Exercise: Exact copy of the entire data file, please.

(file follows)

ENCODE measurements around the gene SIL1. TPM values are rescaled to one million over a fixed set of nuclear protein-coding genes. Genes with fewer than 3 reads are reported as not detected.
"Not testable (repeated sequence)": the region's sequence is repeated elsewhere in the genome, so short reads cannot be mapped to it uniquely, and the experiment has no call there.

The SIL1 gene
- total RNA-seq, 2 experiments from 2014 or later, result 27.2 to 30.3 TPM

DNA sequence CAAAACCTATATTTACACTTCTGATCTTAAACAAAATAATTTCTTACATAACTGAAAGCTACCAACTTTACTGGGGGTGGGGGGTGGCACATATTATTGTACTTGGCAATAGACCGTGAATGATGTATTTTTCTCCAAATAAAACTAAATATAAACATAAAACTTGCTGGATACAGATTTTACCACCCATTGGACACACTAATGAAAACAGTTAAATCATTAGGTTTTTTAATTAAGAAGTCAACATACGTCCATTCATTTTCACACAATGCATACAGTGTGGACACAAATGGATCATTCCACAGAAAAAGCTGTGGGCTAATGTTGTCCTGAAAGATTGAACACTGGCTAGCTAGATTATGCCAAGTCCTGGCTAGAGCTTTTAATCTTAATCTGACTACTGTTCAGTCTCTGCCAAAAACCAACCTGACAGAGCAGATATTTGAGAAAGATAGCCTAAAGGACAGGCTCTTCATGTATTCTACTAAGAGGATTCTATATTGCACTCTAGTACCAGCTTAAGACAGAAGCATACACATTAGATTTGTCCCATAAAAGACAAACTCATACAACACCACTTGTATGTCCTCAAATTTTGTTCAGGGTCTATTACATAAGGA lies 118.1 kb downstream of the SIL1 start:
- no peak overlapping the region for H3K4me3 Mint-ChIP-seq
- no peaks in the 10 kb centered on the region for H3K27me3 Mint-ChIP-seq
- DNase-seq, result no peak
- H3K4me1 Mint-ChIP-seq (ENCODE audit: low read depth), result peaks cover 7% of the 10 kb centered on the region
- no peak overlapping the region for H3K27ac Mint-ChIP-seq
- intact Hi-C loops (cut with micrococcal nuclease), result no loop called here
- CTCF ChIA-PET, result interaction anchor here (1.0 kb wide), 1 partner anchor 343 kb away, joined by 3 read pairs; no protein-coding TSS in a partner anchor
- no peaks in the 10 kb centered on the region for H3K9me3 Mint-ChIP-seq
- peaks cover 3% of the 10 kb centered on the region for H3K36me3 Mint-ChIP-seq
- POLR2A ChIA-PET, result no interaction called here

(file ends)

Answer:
ENCODE measurements around the gene SIL1. TPM values are rescaled to one million over a fixed set of nuclear protein-coding genes. Genes with fewer than 3 reads are reported as not detected.
"Not testable (repeated sequence)": the region's sequence is repeated elsewhere in the genome, so short reads cannot be mapped to it uniquely, and the experiment has no call there.

The SIL1 gene
- total RNA-seq, 2 experiments from 2014 or later, result 27.2 to 30.3 TPM

DNA sequence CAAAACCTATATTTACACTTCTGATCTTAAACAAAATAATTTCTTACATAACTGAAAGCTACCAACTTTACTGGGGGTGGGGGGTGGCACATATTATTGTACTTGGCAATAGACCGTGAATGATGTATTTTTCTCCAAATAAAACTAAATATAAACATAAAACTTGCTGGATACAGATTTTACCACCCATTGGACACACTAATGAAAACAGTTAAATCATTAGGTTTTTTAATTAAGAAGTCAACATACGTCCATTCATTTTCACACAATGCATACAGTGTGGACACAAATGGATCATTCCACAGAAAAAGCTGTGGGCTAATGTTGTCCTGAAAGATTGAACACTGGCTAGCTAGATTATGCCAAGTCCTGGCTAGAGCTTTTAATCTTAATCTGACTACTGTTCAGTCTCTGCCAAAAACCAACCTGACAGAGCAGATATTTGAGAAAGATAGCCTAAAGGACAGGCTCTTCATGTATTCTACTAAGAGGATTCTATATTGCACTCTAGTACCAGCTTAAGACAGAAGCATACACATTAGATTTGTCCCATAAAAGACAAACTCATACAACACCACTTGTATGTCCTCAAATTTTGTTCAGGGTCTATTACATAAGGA lies 118.1 kb downstream of the SIL1 start:
- no peak overlapping the region for H3K4me3 Mint-ChIP-seq
- no peaks in the 10 kb centered on the region for H3K27me3 Mint-ChIP-seq
- DNase-seq, result no peak
- H3K4me1 Mint-ChIP-seq (ENCODE audit: low read depth), result peaks cover 7% of the 10 kb centered on the region
- no peak overlapping the region for H3K27ac Mint-ChIP-seq
- intact Hi-C loops (cut with micrococcal nuclease), result no loop called here
- CTCF ChIA-PET, result interaction anchor here (1.0 kb wide), 1 partner anchor 343 kb away, joined by 3 read pairs; no protein-coding TSS in a partner anchor
- no peaks in the 10 kb centered on the region for H3K9me3 Mint-ChIP-seq
- peaks cover 3% of the 10 kb centered on the region for H3K36me3 Mint-ChIP-seq
- POLR2A ChIA-PET, result no interaction called here